Internet

AOL Latin America barely moves after IPO

Shares of the online giant's Latin American unit show little change in their first day of public trading.

Shares of America Online Latin America were little changed in their first day of public trading today.

The company's shares rose 44 cents, or about 6 percent, to $8.44 by the close of regular trading. The lackluster performance was no surprise to analysts and fund managers; tepid demand caused the company to postpone the share sale last week and to lower the offering price to $8, about half the price that was initially expected.

"All in all, I think it performed pretty much as expected," said Steven Tuen, a portfolio manager with the Kinetics Internet Fund, who opted not to buy any shares. "I don't think anyone expected a moon shot out of this offering."

Last week, AOL Latin America slashed the price range of its shares from between $15 and $17 to between $8 and $10. Yesterday the company sold 25 million shares at $8, the bottom of the lowered range, raising $200 million.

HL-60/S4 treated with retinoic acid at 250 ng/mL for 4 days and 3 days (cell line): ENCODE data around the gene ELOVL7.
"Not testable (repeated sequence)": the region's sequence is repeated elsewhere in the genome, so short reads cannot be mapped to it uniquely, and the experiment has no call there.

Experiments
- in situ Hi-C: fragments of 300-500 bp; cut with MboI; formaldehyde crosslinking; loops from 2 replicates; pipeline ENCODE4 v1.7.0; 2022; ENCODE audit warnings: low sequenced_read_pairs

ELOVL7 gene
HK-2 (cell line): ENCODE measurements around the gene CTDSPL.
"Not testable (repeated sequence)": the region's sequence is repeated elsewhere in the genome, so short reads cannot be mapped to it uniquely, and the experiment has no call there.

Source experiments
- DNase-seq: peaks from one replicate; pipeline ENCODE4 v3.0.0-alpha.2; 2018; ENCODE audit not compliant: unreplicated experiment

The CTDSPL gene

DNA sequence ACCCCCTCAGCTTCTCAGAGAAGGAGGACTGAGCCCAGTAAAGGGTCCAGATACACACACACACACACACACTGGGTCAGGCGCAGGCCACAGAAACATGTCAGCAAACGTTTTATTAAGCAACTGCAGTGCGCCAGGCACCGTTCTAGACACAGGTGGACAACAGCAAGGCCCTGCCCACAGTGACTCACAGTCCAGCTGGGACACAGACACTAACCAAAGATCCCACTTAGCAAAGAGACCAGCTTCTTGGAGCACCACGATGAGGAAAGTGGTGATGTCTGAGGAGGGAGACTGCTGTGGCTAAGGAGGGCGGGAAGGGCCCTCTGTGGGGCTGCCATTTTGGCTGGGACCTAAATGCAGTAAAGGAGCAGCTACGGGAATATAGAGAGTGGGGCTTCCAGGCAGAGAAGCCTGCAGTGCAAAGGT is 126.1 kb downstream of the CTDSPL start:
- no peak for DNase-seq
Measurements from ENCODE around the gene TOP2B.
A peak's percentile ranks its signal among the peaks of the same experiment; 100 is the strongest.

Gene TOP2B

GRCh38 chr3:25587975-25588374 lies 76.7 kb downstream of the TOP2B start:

AOL Latin America faces intense competition in the region, especially from a growing number of Internet service providers offering free access. Latin American residents, many of whom are poor, already face expensive and spotty telephone service.

Some established players in the region have expanded their businesses beyond Internet access, suggesting the need for other revenue sources. For example, Terra Networks, which has extensive operations in the region, recently acquired Web portal Lycos.

"You can't ignore the fact that Terra made an acquisition; they felt the need to do something else," said Kathleen Heaney, an analyst with Bluestone Capital Internet.

Analysts and investors say one of AOL Latin America's greatest challenges is signing up paying subscribers despite the growing popularity of free Internet services. In addition, advertising revenues could be tight considering that a relatively small number of Latin American companies advertise online.

Currently, 60 percent to 70 percent of all online advertisers in Brazil are other dot-coms, according to a report by Goldman Sachs analysts Chris Hussey and Maria Gonzales.

"Critical to the long-term development of viable media-based Internet models in the region, in our opinion, is the presence of offline companies advertising online," the report said.

AOL Latin America trades on the Nasdaq Stock Market under the ticker symbol "AOLA." Salomon Smith Barney was the lead manager for the sale.